Date of Graduation

Summer 2015


Master of Science in Plant Science (Agriculture)


College of Agriculture

Committee Chair

Wenping Qiu


Over 65 viruses are known to infect grapevines, more than any other agricultural crop. Growth, yield, and quality of virus-infected vines suffer, reducing the profitability to grape growers. Therefore, it is critical to identify grape cultivars resistant to these viruses which can be utilized to protect more susceptible varieties from infection. Wine grape cultivar Norton (Vitis aestivalis) and Chambourcin (V. vinifera hybrid), and rootstock St. George (V. rupestris) have been known to be disease tolerant. In the first study, Norton and Chambourcin were infected with Grapevine fleck virus (GFkV), Grapevine leafroll-associated virus 3 (GLRaV-3), Grapevine virus A (GVA), and Grapevine fanleaf virus (GFLV). Norton and V. rupestris ‘St. George' were infected with Grapevine vein clearing virus (GVCV). Testing of virus-infected grapevines for each virus by the polymerase chain reaction (PCR) assays indicated that the three grape varieties are susceptible to the viruses tested, and, therefore, none should be utilized as virus-resistant cultivars. In the second study, a wild V. rupestris ‘Scheele' vine was tested positive for GVCV, which is referred to as GVCV-VRU, marking the first instance this virus has been observed in the native wild V. rupestris population. The whole genome (7,755bp) of the new GVCV-VRU isolate was assembled. Sequence analysis revealed that GVCV-VRU and GVCV-CHA shared 92% nucleotide identity. The discovery of a new GVCV isolate in wild V. rupestris grapevine and its association with vein clearing disease may have important implications for origin and management of GVCV.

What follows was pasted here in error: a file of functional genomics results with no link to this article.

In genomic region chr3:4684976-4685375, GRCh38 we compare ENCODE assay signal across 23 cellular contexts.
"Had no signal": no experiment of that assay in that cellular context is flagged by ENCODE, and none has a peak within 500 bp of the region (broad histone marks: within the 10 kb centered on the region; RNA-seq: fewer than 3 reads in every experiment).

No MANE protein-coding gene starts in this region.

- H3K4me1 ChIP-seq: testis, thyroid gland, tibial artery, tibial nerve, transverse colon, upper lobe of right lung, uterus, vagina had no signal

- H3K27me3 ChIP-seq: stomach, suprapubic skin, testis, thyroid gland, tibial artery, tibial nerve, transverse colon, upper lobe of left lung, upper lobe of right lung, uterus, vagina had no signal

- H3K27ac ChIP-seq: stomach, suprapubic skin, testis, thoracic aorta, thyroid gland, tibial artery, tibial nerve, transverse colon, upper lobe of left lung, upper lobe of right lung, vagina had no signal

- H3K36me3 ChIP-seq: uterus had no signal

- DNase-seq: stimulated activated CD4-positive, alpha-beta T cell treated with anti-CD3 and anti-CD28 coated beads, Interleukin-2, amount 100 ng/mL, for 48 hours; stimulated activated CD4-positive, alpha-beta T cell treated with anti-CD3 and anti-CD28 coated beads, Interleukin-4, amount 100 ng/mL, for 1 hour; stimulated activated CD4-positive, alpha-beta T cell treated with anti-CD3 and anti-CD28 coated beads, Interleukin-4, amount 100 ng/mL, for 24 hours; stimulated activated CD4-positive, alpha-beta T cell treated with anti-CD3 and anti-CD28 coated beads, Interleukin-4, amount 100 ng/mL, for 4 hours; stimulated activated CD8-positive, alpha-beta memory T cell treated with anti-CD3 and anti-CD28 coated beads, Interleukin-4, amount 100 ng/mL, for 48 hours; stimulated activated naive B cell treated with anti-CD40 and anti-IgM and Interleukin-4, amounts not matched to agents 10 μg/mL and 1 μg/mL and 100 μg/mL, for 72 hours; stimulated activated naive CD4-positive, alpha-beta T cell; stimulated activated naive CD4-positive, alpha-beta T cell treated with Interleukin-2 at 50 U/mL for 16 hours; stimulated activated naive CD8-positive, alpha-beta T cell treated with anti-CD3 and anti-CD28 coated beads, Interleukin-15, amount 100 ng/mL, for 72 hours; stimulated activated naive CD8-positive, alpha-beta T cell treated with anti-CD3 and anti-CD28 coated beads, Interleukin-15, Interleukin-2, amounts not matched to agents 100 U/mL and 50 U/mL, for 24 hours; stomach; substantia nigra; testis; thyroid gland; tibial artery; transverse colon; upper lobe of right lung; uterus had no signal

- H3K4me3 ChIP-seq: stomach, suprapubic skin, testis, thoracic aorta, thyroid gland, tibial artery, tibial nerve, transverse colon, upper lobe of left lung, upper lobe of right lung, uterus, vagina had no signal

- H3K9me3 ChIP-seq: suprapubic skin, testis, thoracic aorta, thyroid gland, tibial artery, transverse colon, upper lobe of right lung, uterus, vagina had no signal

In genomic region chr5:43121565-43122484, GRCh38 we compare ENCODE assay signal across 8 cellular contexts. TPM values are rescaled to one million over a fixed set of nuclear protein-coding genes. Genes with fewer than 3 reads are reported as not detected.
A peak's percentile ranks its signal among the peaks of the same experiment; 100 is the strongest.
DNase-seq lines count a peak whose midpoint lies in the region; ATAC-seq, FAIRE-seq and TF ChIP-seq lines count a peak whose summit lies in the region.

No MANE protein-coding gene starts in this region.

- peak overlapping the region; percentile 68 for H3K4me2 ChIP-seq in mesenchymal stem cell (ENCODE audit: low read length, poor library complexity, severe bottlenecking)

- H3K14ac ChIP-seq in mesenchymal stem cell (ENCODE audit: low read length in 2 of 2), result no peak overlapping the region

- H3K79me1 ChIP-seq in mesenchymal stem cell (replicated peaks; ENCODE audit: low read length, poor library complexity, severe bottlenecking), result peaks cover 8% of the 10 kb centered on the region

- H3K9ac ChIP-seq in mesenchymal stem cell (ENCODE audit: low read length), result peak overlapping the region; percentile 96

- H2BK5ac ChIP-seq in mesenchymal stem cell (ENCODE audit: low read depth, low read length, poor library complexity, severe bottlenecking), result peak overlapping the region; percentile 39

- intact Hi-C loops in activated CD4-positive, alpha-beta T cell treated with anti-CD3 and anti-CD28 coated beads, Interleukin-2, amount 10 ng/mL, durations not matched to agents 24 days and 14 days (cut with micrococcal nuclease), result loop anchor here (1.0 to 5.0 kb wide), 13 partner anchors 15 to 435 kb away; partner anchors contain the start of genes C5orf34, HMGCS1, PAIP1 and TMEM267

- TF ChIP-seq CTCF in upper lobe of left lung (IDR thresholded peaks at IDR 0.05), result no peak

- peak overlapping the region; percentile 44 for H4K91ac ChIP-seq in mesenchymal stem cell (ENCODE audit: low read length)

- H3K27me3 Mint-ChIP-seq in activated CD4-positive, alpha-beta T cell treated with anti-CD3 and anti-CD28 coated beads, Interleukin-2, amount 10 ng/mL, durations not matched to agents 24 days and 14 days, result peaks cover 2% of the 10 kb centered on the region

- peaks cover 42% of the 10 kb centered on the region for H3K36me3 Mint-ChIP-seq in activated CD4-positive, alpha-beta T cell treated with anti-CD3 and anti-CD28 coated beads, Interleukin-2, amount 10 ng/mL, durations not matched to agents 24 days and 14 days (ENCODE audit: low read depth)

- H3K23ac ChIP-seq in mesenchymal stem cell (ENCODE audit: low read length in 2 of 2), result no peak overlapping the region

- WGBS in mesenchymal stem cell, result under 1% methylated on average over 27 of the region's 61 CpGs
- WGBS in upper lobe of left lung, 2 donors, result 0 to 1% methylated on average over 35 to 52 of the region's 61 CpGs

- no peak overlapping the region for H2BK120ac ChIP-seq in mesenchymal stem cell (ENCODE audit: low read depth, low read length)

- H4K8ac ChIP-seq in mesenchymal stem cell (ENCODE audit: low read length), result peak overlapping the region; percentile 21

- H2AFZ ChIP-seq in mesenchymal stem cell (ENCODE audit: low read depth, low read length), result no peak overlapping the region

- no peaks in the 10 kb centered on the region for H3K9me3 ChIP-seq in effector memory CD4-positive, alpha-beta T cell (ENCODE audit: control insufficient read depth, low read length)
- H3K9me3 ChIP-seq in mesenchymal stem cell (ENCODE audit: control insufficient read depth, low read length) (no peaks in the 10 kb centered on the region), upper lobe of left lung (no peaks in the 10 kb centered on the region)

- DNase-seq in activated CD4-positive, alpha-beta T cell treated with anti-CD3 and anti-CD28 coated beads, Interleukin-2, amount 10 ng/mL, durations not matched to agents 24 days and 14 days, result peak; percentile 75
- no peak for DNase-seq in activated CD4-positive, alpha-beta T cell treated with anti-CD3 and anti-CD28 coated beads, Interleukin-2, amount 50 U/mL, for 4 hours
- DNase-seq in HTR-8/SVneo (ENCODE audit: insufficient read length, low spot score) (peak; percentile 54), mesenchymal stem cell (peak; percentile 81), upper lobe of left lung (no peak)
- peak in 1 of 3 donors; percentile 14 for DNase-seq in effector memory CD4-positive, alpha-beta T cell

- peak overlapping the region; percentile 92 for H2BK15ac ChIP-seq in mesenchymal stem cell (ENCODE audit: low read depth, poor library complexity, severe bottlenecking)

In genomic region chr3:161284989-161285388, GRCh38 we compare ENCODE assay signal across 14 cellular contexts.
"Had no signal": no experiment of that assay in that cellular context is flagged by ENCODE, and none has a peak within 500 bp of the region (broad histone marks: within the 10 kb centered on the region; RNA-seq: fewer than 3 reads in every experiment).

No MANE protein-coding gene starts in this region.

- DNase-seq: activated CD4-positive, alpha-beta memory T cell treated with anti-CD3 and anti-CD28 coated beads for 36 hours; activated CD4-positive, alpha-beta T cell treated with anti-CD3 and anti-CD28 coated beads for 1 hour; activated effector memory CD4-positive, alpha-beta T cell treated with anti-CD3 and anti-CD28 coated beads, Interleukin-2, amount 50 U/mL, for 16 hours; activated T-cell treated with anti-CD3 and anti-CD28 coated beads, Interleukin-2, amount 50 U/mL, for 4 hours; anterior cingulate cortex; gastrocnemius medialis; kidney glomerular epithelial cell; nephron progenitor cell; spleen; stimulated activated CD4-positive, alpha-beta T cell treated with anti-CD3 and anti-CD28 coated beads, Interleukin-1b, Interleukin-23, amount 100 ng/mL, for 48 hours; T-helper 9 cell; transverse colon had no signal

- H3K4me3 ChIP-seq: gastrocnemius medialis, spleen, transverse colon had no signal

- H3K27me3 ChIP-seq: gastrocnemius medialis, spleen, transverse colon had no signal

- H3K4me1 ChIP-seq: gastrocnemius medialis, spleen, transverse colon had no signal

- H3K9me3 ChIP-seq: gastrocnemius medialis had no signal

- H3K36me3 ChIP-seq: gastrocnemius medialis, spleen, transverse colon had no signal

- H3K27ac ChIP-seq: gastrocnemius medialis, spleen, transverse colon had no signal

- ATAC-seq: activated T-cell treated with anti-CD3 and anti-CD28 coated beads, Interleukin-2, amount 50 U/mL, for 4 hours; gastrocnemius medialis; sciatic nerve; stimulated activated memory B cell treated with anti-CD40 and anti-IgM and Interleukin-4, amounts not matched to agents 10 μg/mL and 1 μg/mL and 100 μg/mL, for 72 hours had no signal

grapevine, virus, resistance, aestivalis, vinifera, rupestris

Subject Categories

Plant Sciences


© Michael Ryan Kovens

Open Access